Oil price hikes may help South - someday. It will take a `real resurgence' in prices to lift oil state economies

Tensions in the Persian Gulf and rising oil prices should be starting to tip the balance of prosperity from the northern United States to the South. After all, increases in oil prices in the 1970s brought a boom to the energy-producing states in the South and bust to the energy-poor states in the North, especially in New England. And falling oil prices since 1985 contributed to a depression in Texas, Oklahoma, Louisiana and neighboring states and resurgence to New England. Thus, one would expect the doubling of oil prices in the last year to tilt the see-saw back in favor of the South.

In another year, that may happen. But for several reasons - the development of alternate sources of energy, adjustments by energy-poor states, even tax reform - it isn't true today.

Speculators are putting the price of West Texas intermediate at $22 a barrel, nearly double the $11.60 of July 1986. Imported crude oil sells for $19.50 versus $10.91 a year ago. Motorists have certainly noticed the change, as gasoline prises have been going up for the past six months and now average just over $1 a gallon.

But today's oil prices ``are fueled by war speculation,'' says Tony Profitt at the Texas Comptrollers Office. Contract prices - those affecting a consumer's bill and an oil company's profits - are $2 to $3 lower than spot prices. And these are still lower than they were before prices plunged last year.

Consequently, ``New England is still benefitting from declining prices,'' says Michael Smolinski, director of fuel price service at Data Resources Inc., a Lexington, Mass. consulting firm.

And lower prices are still hurting Texas. ``There's a little more optimism by companies that haven't gone broke that they're going to survive,'' says Mr. Profitt. ``But it hasn't touched the average person one iota ... and no one is rushing out to invest in oil rigs.''

Mr. Profitt says it will take ``a real resurgence'' in oil prices for the South's economy to get back on its feet. But that may be a while in coming. Today, oil producers and users are playing by a different set of rules from the 1970s.

For one thing, there is a glut of oil keeping the long-term price down, and even nasty noises from Iran's Ayatollah Ruhollah Khomeini won't change that. Saudi Arabia can pump 17 million barrels per day; it's currently pumping 4 million. In the 1970s, British North Sea oil wasn't a factor; it is today.

Moreover, more areas are relying on alternative energy sources like nuclear power and natural gas. And that is expected to increase, especially in energy poor areas. In New England, nuclear power provides 29 percent of the electricity; by 1990, it's expected to provide 44 percent. Oil use is projected to drop from 37 percent to 16 percent by 1990.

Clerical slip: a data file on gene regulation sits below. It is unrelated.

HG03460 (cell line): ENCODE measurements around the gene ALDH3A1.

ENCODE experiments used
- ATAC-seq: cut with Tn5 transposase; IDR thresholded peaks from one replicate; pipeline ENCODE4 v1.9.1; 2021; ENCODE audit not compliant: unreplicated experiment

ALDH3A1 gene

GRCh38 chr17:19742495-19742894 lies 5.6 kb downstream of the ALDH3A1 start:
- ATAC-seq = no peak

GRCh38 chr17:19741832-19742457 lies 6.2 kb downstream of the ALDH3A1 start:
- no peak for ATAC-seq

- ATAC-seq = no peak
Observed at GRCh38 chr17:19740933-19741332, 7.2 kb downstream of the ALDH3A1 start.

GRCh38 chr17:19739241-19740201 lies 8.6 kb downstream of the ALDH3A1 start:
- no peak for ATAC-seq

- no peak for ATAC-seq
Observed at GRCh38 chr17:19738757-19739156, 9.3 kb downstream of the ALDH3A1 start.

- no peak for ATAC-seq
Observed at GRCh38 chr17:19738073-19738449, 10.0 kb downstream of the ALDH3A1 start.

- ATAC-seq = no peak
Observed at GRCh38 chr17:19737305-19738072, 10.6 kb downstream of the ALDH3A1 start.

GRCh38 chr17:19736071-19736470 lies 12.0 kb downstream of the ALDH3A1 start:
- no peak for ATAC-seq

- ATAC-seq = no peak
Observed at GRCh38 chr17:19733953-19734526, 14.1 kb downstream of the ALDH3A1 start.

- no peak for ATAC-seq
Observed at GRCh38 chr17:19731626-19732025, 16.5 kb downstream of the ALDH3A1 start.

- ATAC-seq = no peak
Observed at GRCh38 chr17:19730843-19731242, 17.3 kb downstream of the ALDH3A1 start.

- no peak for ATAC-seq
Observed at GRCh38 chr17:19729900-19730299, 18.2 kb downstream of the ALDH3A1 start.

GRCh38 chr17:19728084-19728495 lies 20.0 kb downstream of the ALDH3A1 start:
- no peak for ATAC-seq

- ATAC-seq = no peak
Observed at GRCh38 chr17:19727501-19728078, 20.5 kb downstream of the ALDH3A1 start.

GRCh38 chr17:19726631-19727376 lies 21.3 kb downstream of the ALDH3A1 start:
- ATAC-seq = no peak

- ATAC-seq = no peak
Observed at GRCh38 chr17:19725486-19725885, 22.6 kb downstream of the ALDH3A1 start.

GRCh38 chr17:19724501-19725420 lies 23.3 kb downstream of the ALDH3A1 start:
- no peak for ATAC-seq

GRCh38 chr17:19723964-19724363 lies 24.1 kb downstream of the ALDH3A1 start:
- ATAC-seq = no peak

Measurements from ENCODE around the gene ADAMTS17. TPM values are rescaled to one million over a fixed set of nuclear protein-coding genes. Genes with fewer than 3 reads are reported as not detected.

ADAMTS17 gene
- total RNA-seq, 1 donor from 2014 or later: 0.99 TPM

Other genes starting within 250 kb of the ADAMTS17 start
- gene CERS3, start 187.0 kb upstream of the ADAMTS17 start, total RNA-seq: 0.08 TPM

Energy-poor states have made structural adjustments to their economies. After energy prices skyrocketed in the '70s, Mr. Smolinski says, the New England region ``got out of anything involving high energy use,'' like metal working and shipbuilding, ``and went to low-energy industries like light manufacturing and high-skilled manufacturing,'' including computers and aerospace products.

Even industries that use a great deal of energy - chemical manufacturers, for example - appear to be unaffected by the recent oil price rises. At Airco Industrial Gases, the third largest manufacturer of industrial gases, energy comprises 70 percent of the company's costs. But Airco, which is based in New Jersey and has some 200 plants across the country, has long-term (10- to 15-year) contracts with its utilities.

When Airco decides to open or expand a plant, it considers what kind of deal it can strike with the nearby utility. Spokesman Ted Sikorski says this is a common practice among large industrial companies, and utilities, which often have underutilized capacity, are eager to comply to get the new customer.

``As a result of the energy situation in the 1970s,'' he says, ``a lot of industries used more strategic planning about their plant locations and distribution centers.'' (Higher gas prices at the pump can increase costs if a company needs to transport its products a long distance.)

``But any company that wanted to make money would have done that sooner or later anyway,'' he adds.

Tax reform is also holding down costs for consumers. Utilities historically paid high tax rates, and when the maximum corporate tax rate was lowered last November, utilities got a windfall. Now states all across the country are pushing through rate decreases.

The good news for the North is fragile, however. For one thing, New England is ``eliminating options for the future,'' Smolinski says. Of the nine nuclear power plants operating or scheduled to come on line, three of them may not open because of financial difficulties or public opposition.

New England, which is three times as dependent on imported oil as the nation as a whole, is as worried about events in Washington as in the Gulf.

The House of Representatives is considering an oil import fee, though it is not expected to make it into law. Still, New Englanders worry that legislators trying to close the budget deficit may find an oil import fee too tempting to resist in the future. In the next few days, Texas oil producers will file a petition for trade protection with the International Trade Commission; if protection is granted, that would set a $25 floor price on every barrel of oil.

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